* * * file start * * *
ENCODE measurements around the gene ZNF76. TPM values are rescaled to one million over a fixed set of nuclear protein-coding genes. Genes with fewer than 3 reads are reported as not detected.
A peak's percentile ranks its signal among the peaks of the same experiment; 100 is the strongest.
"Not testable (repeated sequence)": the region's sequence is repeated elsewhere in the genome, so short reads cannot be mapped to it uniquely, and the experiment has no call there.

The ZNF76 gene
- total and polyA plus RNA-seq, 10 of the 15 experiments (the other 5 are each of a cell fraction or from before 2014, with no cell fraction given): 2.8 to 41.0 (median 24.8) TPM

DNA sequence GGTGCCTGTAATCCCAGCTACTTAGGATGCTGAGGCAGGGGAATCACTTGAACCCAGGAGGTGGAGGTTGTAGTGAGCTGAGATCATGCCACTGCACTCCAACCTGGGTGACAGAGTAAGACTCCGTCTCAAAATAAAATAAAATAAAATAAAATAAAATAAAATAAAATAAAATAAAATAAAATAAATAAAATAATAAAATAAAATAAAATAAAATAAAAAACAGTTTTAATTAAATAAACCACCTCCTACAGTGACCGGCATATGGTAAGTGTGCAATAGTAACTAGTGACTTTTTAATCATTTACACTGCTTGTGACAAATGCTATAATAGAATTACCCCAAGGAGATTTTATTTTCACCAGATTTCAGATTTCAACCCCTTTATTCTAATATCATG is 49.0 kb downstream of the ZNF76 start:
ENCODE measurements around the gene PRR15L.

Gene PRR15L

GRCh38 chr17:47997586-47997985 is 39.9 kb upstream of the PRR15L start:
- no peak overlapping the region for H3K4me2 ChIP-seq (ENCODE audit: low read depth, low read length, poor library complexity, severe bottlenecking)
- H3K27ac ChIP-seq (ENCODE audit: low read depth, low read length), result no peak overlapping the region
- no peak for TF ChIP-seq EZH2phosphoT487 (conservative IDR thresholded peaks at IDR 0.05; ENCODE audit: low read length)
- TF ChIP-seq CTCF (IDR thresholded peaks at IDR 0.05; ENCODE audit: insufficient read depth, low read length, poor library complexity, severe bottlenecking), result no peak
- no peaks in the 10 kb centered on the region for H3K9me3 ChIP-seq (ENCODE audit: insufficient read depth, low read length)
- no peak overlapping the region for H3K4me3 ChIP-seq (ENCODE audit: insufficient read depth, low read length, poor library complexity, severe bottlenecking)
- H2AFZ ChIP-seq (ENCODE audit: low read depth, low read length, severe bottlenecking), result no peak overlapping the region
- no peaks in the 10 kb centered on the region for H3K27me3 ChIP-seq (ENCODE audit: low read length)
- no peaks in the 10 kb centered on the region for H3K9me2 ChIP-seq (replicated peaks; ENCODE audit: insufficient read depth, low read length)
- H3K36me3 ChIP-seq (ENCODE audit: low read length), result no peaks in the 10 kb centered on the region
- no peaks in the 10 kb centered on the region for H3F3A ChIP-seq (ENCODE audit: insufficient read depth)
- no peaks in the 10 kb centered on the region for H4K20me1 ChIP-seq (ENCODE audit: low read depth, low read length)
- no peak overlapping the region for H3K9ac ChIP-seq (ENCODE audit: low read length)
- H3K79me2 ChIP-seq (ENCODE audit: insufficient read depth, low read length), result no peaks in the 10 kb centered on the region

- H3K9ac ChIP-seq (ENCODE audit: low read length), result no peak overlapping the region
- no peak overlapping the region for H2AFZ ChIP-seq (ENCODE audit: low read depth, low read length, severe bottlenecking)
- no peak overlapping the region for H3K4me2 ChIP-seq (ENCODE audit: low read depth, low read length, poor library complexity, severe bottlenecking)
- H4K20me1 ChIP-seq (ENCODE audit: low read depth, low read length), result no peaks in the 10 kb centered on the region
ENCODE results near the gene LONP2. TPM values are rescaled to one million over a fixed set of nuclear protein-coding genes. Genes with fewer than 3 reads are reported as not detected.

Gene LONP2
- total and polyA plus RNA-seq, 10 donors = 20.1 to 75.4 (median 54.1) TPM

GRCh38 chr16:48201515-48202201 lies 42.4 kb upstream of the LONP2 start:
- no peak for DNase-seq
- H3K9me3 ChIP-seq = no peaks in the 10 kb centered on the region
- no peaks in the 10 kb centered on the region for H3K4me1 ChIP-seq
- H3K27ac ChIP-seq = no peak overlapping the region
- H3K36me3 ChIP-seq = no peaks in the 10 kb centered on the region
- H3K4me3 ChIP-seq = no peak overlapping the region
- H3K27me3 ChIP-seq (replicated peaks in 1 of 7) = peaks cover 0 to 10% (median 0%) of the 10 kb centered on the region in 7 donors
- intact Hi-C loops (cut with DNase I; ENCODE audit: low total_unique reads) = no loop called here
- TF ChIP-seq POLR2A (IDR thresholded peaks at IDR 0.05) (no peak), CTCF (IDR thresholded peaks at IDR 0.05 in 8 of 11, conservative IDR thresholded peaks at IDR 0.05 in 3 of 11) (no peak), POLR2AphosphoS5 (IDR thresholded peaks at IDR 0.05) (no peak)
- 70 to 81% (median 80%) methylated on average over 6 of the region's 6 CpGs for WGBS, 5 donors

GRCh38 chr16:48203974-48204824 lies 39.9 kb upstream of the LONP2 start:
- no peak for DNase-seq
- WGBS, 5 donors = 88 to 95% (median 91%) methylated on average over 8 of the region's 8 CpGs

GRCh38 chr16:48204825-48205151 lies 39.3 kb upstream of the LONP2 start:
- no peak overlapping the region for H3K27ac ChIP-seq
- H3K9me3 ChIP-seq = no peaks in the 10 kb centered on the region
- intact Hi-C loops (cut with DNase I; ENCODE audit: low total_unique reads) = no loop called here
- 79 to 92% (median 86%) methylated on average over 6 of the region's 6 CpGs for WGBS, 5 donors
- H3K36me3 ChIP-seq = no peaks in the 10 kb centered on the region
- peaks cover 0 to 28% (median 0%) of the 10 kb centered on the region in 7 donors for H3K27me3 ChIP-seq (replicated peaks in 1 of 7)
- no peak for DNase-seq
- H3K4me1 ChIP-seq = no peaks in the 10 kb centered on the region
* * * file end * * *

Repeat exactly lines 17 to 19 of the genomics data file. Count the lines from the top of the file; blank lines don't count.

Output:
- no peaks in the 10 kb centered on the region for H3K27me3 ChIP-seq (ENCODE audit: low read length)
- no peaks in the 10 kb centered on the region for H3K9me2 ChIP-seq (replicated peaks; ENCODE audit: insufficient read depth, low read length)
- H3K36me3 ChIP-seq (ENCODE audit: low read length), result no peaks in the 10 kb centered on the region